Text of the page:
Monday, August 11, 2008

Food for Thoughts

Susan arranged for a nice family dinner yesterday. The restaurant is call Xian Tien and it's run by her spiritual movement society Bai Tian Gong. I recalled one of the better known dish there is fried frog legs. Now I know some of you are squirmy about eating 4-legged amphibians but let me tell you that frogs are quite a delicacy in Asian and Chinese cuisine.

It struck upon me that the frogs in that restaurant are normally kept alive before being cooked. Now I'm in a dilemma, I would not like to eat meat knowing it's specifically killed for me. This is in line with the Buddha's teachings. But I wouldn't want to disappoint Susan and her family who love this dish. So I tried not to eat any, actually I don't enjoy frog meat anyway.

This whole episode lead me to learn more about the Buddha's teachings on eating meat:

"Monks, I allow you fish and meat that are quite pure in three respects: if they are not seen, heard or suspected to have been killed on purpose for a monk. But, you should not knowingly make use of meat killed on purpose for you." - Jivaka Sutta, MN 55.

My understanding is this is more than a dietary rule. It covers consideration for other living beings and to discourage killing a living being to specifically feed another. Another way to practice compassion and selflessness while cultivating right thought and right action.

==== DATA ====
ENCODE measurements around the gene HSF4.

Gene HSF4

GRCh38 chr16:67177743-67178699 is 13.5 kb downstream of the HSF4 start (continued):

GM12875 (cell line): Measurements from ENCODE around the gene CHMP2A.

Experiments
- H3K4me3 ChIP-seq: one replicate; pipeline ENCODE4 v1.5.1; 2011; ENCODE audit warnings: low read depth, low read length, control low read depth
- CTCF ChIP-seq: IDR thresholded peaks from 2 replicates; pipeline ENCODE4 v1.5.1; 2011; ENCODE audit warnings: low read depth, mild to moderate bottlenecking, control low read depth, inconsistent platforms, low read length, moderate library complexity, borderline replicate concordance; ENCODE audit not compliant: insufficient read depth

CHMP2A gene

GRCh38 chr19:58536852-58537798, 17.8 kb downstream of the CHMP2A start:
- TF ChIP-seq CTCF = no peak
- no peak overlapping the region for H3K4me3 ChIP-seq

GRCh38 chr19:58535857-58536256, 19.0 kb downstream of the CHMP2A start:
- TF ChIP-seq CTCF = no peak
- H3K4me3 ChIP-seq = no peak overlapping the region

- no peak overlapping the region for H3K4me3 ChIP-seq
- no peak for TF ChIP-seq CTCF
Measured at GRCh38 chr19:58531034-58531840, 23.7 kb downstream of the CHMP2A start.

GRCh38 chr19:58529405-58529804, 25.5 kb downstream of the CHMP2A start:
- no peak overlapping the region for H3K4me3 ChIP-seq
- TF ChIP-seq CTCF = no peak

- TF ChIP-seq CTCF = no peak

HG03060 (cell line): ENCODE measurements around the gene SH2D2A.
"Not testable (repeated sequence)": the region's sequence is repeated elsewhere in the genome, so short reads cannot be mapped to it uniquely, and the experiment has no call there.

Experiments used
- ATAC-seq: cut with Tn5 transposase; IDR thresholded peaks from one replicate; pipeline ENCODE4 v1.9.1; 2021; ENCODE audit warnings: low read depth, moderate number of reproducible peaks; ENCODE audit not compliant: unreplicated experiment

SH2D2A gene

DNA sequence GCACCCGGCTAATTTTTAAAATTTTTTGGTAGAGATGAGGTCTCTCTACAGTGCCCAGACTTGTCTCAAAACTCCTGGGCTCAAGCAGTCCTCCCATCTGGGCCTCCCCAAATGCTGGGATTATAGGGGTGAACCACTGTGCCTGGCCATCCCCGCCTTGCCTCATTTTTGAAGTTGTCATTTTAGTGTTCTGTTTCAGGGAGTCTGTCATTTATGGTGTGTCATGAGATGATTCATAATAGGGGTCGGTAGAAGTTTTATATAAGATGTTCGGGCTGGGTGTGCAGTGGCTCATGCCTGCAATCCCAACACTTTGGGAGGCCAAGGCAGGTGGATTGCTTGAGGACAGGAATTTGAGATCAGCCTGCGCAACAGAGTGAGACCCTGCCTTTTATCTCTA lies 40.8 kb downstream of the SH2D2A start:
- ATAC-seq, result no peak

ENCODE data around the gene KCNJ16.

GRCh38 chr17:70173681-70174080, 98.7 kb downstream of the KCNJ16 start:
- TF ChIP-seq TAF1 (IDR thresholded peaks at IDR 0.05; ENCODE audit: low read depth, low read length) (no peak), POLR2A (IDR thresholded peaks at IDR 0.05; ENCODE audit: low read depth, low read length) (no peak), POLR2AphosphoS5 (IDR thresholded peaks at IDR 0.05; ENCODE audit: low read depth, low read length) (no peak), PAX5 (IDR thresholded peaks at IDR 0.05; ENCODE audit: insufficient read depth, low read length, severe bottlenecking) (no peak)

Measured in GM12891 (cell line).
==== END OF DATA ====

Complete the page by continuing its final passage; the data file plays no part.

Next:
As I read more for this entry, I discovered that there are 10 types of meat (humans, elephants, horses, dogs, snakes, lions, tigers, leopards, bears and hyenas) which are prohibited by Buddhism. I'm glad I'm more wary of the Buddha's teachings from this episode. More details here.

As for eating beef, my understanding is that this is not a prohibited meat according to the Buddha's teachings. It's more a Hindu and Chinese belief (esp. those who pay homage to Guan Yin) that one should not eat beef. I do however, agreed with the saying that one should be grateful to those who have provided for us. So it's certainly not grateful to eat the cows and bulls who plow our paddy fields and work so hard for us. Although we use mostly rice tractors today, it's the thought that counts.